February 18

What Are 5 Reasons For You To Start Snowshoeing This Winter?

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Most people associate winter sports with skiing, snowboarding, or sledding. Perhaps tubing comes to mind. However, in recent years, the age-old skill of snowshoeing has become a more popular activity than ever.

Over 3.7 million Americans went snowshoeing at least once in 2017, the most recent year we could locate, and the number has been climbing annually for at least a decade.

Read More About 5 Reasons For You to Start Snowshoeing This Winter

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More Things To Know About What are 5 Reasons For You to Start Snowshoeing This Winter

So, what is it about this sport that makes it so popular? Is it time to start snowshoeing?

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what are 5 reasons for you to start snowshoeing this winter

Snowshoeing means different things to different people. Depending on your preferences, it might be an intense physical exercise or a more casual, but still active, hike. Here are 5 reasons why you should start snowshoeing this winter, from burning calories to enjoying the views and sounds.

It's an Excellent Workout

Winter can be a frustrating time of year if you're used to jogging or trail running on a daily basis. A treadmill will burn some calories, but it will keep you indoors, staring at a screen and breathing stale, recycled air.

Even if there's a foot of snow on the ground, you can keep up with your outdoor regimen with a pair of snowshoes.

Snowshoeing may burn anywhere from 240 to 300 calories each hour, depending on your body weight and how hard you're hoofing it, which is more than a usual jog.

Not only that, but you get to enjoy your favorite routes, breathe fresh air, and marvel at nature's grandeur when everyone else is huddling within.

It's Less Dangerous and Easier Than Skiing

One disadvantage of skiing is that even a very easy slope can result in serious damage. Olympic athletes have been known to twist a knee or an ankle during a warmup run, and steep, difficult slopes have claimed the lives of numerous skiers. The same may be said for snowboarding.

Another disadvantage of skiing and snowboarding is that both activities require a significant amount of practice.

If you've never been skiing before, you'll need to take lessons, which may include a few weekends of following an instructor down the bunny hill while your buddies ski the more experienced slopes.

Not only that but much of your time "skiing" at a ski resort entails standing in line or sitting on a lift with other skiers.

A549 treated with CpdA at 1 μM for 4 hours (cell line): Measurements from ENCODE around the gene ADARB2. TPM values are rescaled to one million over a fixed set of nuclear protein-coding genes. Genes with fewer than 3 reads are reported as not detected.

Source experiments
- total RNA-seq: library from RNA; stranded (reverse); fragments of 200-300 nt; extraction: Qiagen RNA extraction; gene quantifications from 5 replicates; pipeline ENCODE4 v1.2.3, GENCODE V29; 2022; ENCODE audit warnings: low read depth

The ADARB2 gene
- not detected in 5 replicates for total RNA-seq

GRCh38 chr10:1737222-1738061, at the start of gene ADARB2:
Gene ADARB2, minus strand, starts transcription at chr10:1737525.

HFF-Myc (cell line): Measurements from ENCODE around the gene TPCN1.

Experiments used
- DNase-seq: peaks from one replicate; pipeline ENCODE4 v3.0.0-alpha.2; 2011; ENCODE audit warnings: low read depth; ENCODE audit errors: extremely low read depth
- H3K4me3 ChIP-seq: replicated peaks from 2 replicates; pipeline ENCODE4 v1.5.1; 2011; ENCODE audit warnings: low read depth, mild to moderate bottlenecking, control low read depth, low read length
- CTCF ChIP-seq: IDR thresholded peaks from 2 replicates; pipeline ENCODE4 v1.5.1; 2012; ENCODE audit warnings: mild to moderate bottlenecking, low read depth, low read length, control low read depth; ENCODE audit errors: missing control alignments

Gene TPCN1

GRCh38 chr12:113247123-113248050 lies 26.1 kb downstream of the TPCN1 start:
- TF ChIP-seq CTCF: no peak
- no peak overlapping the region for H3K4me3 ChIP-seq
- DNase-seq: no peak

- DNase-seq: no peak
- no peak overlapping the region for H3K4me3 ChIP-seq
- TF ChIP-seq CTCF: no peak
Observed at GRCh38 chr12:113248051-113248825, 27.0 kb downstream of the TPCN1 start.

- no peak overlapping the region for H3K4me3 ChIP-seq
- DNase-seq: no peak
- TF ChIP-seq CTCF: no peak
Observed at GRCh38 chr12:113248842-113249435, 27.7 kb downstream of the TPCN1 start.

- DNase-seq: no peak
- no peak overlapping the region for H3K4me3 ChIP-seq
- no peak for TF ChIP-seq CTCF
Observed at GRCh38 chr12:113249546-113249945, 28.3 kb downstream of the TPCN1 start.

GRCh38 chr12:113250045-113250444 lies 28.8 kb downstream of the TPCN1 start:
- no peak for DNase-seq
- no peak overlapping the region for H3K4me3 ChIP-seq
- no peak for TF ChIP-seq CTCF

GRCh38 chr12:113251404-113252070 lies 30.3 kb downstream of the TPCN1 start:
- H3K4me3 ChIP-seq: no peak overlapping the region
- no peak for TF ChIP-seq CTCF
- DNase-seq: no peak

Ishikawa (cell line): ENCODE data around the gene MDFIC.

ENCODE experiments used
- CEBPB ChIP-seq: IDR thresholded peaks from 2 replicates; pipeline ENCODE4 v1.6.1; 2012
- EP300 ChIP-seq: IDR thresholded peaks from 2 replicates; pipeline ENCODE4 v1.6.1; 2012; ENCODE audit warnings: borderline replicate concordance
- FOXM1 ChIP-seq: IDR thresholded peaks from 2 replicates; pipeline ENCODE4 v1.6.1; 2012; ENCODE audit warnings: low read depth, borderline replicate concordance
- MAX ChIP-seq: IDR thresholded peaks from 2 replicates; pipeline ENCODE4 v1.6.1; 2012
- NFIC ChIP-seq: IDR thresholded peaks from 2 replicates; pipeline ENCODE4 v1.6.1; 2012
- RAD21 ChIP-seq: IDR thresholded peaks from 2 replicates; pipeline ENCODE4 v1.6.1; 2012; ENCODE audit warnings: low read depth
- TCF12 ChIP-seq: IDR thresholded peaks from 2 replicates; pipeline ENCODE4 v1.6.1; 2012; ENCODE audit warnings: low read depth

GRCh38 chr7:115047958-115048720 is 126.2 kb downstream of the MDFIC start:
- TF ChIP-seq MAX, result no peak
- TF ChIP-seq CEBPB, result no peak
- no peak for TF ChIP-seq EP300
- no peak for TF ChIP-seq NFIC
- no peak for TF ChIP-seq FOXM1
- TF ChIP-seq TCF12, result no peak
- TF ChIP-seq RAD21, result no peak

It is simple and does not require any lessons to begin snowshoeing. It takes about five to ten minutes to get used to walking in these, and that's it!

Just make sure to approach hills from the side so you don't step all over your own snowshoes.

It's Good for the Environment

Hiking is one of the most environmentally beneficial hobbies you can undertake if done properly and with suitable "leave no trace" principles.

Not only are you experiencing nature in its purest form, but many parks' admission fees actually benefit conservation initiatives.

Hiking, on the other hand, might have a harmful impact on the environment if you wander off-trail. Off-trail hikers' actions might eliminate local undergrowth and develop new pathways over time.

During the winter, however, this vegetation remains dormant and protected by a blanket of snow.

Winter is an excellent time to venture off the beaten path and discover portions of the woods you've never seen before. A pair of snowshoes provides for a far more comfortable walk.

It is Affordable

Many winter sports are prohibitively expensive. A weekend of skiing can cost a small amount if you have to rent a set of skis or a snowboard unless you have access to your own private mountain, in which case money is probably not an issue.

Even if you have your own equipment, a lift ticket at some high-priced resorts can easily cost $50, $100, or even more. If you go more than a few times a year, it becomes an expensive hobby.

Meanwhile, snowshoeing is essentially free once you get started. Many parks do not charge a fee for snowshoeing, and those that do usually simply ask for $5 or $10 to pay trail maintenance costs.

You may easily go snowshoeing once a week without having to worry about the cost.

It's Really Fun

All of the above are compelling reasons to begin snowshoeing this winter. But there's another reason that's equally important. It's enjoyable! It's a terrific way to get some fresh air and enjoy the beauty of the natural world while it's still cold and lifeless.

Furthermore, if you have a dog, he or she will love the opportunity to explore new territory. This may be a lot of fun for both of you and is a terrific way to get rid of the winter blues.


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adventure, Fun, snowshoeing


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